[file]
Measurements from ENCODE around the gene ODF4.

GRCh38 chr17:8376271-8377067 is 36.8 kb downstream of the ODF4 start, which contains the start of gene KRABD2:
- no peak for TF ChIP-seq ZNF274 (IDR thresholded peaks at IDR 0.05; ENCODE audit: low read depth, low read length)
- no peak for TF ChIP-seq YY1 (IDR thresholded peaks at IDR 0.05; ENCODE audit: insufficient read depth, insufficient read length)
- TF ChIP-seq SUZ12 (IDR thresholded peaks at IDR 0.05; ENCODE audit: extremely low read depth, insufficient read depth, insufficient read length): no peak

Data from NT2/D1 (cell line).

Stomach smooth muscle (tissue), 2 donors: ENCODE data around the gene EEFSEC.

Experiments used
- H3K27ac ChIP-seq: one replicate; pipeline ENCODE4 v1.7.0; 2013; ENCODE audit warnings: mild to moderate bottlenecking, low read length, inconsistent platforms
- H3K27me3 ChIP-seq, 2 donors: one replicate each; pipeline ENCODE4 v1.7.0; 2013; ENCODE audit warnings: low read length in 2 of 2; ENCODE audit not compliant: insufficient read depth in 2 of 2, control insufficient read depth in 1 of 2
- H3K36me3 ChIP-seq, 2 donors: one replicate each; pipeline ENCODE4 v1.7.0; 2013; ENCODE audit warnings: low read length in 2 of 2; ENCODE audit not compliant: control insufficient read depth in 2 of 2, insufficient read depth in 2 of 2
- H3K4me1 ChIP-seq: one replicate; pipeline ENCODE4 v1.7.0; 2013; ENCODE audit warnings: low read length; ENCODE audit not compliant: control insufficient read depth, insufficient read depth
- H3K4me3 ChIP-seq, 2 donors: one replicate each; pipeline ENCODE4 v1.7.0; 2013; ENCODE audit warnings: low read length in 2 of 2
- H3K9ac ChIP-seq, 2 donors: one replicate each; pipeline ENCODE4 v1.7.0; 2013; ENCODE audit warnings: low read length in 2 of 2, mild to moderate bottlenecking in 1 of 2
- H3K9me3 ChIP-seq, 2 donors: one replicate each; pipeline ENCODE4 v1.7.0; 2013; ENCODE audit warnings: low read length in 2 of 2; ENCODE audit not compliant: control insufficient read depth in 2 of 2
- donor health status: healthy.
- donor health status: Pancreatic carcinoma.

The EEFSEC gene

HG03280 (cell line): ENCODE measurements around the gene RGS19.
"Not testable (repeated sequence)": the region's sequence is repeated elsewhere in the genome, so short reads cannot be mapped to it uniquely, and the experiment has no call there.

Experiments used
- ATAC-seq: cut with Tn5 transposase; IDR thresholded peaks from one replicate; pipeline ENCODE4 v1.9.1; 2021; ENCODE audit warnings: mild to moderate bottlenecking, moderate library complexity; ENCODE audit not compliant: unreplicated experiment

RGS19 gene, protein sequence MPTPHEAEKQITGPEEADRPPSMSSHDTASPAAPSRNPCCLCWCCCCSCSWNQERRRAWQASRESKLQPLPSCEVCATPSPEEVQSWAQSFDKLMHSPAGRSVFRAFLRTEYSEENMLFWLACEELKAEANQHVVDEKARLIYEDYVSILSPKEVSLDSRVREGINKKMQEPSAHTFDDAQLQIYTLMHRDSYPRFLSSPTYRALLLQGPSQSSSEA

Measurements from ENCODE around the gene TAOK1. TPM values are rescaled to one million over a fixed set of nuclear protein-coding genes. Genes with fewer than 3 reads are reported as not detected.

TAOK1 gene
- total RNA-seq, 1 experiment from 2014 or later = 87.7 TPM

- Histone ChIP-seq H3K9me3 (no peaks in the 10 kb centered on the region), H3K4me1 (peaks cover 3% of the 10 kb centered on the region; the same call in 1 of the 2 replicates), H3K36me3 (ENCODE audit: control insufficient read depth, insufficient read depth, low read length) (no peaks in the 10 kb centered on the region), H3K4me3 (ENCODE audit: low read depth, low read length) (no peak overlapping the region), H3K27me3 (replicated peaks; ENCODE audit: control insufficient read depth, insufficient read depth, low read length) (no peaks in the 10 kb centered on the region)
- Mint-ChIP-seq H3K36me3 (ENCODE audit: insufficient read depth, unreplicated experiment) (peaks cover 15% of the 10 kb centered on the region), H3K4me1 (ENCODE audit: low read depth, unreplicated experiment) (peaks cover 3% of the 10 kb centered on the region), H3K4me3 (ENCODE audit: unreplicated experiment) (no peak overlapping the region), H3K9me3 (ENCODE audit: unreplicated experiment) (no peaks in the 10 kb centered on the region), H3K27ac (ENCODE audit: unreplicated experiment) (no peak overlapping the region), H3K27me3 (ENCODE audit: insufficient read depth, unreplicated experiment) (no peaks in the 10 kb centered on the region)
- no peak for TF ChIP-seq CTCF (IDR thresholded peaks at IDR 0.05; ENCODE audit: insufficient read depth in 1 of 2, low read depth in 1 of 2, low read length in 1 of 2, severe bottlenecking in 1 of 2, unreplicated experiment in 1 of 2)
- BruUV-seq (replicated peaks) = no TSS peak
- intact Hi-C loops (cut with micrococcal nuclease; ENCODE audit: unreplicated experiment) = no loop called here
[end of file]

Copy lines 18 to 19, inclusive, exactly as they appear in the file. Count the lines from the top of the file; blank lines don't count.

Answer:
The EEFSEC gene

HG03280 (cell line): ENCODE measurements around the gene RGS19.